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On the other hand 3. What were the ideas of Cubism, Futurism and Dada? Cubism An early-20th-century avian-garden art movement pioneered by Georges Braque’s and Pablo Picasso. Cubism began as an idea and then it became a style. Based on Paul C©cane’s three main ingredients: geometrically, simultaneity (multiple views) and passage – Cubism tried to describe, in visual terms, the concept of the Fourth Dimension. Futurism An artistic and social movement that originated in Italy in the early 20th century.

It emphasized and glorified themes associated with contemporary concepts of the future, including speed, technology, youth and violence, and objects such as the car, the airplane and the industrial city Dada The groundwork to abstract art and sound poetry, a starting point for performance art, a prelude to postmodernism, an influence on pop art, a celebration of anti art to be later embraced for anarchy-political uses in the sass and the movement that lay the foundation for Surrealism. 4. How is Dada related to the First World War? The beginnings of Dada correspond to the outbreak of World War l.

For many participants of Dada, the movement was a protest against the bourgeois nationalist and colonialist interests, which many Dadaists believed were the root cause of the war, and against the cultural and intellectual conforms¶y’?in art and more broadly in society?that corresponded to the war. So.. Dada was a reaction to the horror of the war and the members was anti-everything that had to do with the war. 5. What is the connection between Dada and Surrealism, what are similarities or differences – are there art pieces or ideas that can be attributed to either one?

The connection is Andre Breton, he broke with DADA in 1 924 to create Surrealism: Surrealism is more constructive, with a meaningful strategy in order to sabotage modern life: logic is sterile Similarities: Both a movement Both proceed with symbolic meaning of FREUD (psychiatrist) and pugnacious: fusion of dream and reality. Both mock bourgeois values; protest against capitalist society Differences: Surrealism more constructive and with a strategy; puts women on a…. Artifices: 6.

What is the difference of Post-modern & Modern art. Modernism was based on using rational, logical means to gain knowledge while postmodernism denied the application of logical thinking. Rather, the thinking during the postmodern era was based on unscientific, irrational thought process, as a reaction to modernism. Post modernism also gives more reaction to other movements in art , rather than modernism that cusses more on creating something completely new. 7. After the Second World War a lot changed in the arts and the view of art.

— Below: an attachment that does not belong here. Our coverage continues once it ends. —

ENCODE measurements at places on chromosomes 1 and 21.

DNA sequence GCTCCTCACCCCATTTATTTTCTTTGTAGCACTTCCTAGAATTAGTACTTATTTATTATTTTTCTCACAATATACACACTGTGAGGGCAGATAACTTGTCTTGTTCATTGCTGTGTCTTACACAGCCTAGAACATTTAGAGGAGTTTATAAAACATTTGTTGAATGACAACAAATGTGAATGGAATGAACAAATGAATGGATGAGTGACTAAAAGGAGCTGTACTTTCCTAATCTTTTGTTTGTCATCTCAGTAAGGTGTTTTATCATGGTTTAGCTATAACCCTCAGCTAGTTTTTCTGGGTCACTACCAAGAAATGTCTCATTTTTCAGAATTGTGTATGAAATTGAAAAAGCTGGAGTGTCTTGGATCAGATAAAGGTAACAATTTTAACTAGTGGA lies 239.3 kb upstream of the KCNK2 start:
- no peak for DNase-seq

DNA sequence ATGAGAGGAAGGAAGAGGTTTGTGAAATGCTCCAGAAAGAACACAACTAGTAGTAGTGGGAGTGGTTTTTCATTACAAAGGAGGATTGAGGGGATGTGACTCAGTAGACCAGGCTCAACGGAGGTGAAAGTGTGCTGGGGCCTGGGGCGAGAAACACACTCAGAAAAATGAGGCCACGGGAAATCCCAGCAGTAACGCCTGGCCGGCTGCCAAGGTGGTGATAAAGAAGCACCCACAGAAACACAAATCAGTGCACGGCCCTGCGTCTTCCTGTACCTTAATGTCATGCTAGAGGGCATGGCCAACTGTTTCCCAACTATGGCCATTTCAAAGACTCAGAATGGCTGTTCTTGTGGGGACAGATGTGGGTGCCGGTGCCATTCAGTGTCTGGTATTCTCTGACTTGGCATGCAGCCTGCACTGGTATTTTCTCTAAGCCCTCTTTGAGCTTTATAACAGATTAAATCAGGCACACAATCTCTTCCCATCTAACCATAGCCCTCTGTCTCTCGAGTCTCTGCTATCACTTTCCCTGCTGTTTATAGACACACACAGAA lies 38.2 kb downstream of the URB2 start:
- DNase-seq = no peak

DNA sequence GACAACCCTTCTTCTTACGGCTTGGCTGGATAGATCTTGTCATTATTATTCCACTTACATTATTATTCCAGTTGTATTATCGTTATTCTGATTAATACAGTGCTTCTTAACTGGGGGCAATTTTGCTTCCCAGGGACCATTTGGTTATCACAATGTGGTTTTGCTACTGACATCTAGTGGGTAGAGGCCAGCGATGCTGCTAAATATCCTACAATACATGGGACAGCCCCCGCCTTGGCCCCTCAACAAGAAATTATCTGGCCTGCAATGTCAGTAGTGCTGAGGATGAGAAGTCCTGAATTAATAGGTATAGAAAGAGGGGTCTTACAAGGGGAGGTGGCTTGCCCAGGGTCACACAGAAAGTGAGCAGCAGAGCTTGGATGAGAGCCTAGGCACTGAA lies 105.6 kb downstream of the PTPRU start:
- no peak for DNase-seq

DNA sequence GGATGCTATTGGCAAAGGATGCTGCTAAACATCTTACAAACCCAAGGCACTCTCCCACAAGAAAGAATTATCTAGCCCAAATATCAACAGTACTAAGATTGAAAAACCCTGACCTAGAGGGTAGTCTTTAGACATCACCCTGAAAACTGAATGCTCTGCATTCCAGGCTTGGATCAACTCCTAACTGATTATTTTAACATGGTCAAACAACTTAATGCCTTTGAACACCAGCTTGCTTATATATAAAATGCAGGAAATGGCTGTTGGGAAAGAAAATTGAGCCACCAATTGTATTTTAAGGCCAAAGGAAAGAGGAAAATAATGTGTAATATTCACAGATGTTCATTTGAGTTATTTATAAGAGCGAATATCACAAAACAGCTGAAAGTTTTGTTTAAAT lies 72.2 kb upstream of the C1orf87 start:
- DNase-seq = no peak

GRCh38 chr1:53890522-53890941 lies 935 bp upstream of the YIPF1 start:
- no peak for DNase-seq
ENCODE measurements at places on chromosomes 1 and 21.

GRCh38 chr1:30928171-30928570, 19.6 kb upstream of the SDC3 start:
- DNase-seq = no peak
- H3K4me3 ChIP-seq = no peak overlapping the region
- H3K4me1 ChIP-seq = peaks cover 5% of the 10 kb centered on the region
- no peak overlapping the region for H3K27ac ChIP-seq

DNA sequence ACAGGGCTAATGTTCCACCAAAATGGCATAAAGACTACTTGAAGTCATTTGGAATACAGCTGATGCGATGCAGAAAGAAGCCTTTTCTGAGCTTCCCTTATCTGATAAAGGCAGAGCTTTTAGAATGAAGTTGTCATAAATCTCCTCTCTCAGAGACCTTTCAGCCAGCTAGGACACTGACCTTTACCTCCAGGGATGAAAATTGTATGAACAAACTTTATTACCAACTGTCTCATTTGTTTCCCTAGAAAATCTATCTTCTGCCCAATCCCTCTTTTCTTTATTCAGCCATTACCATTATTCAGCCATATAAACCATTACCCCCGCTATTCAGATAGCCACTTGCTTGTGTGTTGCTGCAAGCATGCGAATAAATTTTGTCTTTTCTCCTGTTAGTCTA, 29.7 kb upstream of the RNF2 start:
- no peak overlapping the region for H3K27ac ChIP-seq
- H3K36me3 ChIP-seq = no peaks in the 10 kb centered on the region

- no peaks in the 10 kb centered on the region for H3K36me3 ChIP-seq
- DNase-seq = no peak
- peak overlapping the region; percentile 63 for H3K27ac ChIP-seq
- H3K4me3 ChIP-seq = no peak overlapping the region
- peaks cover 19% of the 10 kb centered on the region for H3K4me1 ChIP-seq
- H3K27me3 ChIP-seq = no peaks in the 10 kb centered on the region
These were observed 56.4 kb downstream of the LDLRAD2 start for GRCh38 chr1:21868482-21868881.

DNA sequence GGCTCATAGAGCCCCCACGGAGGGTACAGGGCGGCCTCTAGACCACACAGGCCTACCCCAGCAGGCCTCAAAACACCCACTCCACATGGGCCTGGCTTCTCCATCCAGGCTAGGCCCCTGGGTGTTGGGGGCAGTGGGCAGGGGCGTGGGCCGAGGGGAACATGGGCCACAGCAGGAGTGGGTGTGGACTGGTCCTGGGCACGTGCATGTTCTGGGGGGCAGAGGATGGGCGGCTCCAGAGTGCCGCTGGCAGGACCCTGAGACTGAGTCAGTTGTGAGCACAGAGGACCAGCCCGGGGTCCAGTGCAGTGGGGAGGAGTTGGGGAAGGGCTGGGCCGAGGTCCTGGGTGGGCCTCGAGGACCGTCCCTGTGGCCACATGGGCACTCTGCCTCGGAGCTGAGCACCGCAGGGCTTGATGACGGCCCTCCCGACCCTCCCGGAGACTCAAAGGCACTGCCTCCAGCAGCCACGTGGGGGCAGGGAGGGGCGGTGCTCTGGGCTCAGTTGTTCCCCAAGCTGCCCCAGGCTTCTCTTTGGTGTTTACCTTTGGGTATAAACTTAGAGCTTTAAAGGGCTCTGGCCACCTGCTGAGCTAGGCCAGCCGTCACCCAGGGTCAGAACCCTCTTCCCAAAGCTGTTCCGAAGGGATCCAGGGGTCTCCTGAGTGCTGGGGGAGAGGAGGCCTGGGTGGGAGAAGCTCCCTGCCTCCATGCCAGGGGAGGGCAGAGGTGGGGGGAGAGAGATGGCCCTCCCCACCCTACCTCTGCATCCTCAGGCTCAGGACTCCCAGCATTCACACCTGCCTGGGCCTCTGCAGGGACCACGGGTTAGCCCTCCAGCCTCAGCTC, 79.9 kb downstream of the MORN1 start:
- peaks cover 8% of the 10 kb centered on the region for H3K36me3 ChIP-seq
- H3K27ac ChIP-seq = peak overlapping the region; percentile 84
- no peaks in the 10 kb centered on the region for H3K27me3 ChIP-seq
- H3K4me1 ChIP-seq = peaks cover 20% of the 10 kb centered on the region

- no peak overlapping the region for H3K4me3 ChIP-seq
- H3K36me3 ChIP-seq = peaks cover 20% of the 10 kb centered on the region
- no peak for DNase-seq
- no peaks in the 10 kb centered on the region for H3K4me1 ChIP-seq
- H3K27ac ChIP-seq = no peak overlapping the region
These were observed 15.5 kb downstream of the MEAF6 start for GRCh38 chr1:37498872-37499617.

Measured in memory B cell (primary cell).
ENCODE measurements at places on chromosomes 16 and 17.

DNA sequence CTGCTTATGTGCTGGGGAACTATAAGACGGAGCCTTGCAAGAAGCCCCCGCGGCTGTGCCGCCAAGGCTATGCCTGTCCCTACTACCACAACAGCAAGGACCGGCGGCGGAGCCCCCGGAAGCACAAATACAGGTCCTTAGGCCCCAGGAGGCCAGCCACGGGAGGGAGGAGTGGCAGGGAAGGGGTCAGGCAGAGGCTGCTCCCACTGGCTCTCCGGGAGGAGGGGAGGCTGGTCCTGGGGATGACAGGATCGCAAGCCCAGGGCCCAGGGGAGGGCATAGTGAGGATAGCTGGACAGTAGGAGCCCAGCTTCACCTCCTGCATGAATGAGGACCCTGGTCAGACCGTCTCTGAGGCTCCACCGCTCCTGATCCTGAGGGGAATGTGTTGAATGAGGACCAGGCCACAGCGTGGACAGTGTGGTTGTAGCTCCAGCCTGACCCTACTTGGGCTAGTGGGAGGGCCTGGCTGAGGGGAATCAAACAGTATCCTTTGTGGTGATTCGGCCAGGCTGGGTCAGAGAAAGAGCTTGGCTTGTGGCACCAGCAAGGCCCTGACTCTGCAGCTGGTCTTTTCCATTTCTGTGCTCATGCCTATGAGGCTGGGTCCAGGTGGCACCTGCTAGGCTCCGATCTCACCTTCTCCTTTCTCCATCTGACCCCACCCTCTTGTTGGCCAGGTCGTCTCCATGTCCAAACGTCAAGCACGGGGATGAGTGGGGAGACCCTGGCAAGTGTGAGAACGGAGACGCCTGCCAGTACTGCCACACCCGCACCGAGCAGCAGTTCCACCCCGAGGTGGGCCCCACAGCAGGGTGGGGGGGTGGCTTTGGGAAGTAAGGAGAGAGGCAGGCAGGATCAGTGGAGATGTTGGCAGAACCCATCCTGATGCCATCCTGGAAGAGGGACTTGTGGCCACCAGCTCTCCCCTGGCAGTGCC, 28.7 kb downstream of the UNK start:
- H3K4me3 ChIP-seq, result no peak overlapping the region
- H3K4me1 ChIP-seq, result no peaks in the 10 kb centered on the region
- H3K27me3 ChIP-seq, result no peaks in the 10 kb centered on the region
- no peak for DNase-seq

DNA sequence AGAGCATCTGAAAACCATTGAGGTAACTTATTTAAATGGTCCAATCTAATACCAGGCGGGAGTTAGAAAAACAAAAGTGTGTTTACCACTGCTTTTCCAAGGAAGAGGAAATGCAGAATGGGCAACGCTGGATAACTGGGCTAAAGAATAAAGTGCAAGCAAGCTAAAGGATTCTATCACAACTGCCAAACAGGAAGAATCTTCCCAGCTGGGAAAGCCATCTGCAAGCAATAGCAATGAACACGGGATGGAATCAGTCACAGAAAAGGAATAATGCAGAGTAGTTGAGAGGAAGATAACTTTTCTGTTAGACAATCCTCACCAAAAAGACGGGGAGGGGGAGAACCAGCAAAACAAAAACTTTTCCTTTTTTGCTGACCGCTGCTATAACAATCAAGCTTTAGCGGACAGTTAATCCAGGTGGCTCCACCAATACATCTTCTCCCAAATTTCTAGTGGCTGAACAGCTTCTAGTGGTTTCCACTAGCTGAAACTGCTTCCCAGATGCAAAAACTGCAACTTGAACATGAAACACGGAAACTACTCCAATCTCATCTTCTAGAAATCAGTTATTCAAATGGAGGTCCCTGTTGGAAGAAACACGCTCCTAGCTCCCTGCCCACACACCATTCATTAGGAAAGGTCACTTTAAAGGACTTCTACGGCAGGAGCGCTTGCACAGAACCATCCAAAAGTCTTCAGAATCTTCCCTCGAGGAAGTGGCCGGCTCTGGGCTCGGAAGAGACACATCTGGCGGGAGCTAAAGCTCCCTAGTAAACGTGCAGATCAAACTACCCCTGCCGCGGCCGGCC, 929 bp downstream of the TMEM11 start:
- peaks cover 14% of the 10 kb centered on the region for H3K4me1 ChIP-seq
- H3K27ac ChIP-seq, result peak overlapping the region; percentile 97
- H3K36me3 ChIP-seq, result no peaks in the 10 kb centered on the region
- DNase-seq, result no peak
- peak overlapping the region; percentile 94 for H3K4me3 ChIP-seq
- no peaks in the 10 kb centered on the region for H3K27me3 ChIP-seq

Explain how it changed and explain what the ideas were behind the new big movement and what was the difference with the movements before the war. Because of the war a lot of artists moved to America , shifting the two big artistic movements to America. The formal cystic rational purist abstract trend represented by De still and b gauss. And the anti rational emotional expressive trend by surrealists such as Ernst, Dali and Andre Breton. Both these movements were embraced by the American artists taking elements among other of course ) from both movements creating abstract expressionism 8.

Illustrate how the African art influenced cubism. During the early 19005, the aesthetics of traditional African sculpture became a powerful influence among European artists who formed an avian-garden in the development of modern art. In France, Henry Matisse, Pablo Picasso, and their School of Paris friends blended the highly stylized treatment of the human figure in African sculptures with painting styles derived from the post- Impressionist works of C©Zane and Gauguin.

The resulting pictorial flatness, vivid color palette, and fragmented Cubist shapes helped to define early modernism. While these artists knew nothing of the original meaning and function of the West and Central African sculptures they encountered, they instantly recognized the spiritual aspect of the composition and adapted these qualities to their own efforts to move beyond the naturalism that had defined Western art since the Renaissance. 9. Bruce Unman was a prominent figure in Post-modernist art.

What was the positive consequence of “true art” in his opinion? By using the mediums of mass culture (neon-signs) and of display (he originally hung the sign in his storefront studio), Unman sought to bring questions normally considered only by the high culture elite, such as the role and function of art and the artist in society, to a wider audience. While early European modernists, such as Picasso, had borrowed widely from popular culture, they rarely displayed their work in the sites of popular culture.